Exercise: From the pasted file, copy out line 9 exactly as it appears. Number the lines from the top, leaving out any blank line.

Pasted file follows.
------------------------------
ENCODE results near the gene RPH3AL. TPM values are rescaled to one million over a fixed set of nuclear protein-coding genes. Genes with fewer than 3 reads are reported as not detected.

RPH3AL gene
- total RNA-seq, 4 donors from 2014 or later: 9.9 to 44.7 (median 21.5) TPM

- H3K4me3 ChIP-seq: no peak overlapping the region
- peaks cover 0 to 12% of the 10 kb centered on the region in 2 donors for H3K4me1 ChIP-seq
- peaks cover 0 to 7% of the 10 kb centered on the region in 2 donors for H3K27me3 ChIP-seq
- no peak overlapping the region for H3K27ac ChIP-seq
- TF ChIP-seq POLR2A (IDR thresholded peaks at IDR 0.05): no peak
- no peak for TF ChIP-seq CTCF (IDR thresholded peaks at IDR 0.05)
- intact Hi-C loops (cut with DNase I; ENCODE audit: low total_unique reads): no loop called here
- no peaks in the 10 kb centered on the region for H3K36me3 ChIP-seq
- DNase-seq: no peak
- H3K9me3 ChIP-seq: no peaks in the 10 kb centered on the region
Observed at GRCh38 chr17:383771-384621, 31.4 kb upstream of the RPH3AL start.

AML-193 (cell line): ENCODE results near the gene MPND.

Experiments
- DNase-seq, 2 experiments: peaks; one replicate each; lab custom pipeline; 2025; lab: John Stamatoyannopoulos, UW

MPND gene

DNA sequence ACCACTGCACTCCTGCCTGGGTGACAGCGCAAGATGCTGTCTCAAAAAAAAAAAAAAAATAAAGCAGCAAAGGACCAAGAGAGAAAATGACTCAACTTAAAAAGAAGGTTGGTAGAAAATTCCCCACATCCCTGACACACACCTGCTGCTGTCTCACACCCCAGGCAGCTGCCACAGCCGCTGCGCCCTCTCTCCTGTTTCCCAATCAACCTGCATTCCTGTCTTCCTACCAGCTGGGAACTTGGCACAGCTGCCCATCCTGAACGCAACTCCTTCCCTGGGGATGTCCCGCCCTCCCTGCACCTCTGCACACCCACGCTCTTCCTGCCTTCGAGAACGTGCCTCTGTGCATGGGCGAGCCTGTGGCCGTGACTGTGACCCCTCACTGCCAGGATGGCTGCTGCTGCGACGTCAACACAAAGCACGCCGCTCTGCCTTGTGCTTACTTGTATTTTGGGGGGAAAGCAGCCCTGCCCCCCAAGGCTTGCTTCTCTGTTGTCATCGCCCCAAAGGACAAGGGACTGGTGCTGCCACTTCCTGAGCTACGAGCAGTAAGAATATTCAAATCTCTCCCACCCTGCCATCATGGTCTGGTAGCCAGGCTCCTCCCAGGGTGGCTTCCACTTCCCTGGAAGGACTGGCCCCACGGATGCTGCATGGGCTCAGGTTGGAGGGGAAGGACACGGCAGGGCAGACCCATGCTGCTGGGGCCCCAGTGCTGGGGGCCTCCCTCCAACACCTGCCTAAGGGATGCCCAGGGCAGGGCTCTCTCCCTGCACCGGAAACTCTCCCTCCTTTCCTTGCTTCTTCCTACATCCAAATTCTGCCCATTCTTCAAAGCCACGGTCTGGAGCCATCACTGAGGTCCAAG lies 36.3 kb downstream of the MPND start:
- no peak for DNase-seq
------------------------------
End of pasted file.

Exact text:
- no peak for TF ChIP-seq CTCF (IDR thresholded peaks at IDR 0.05)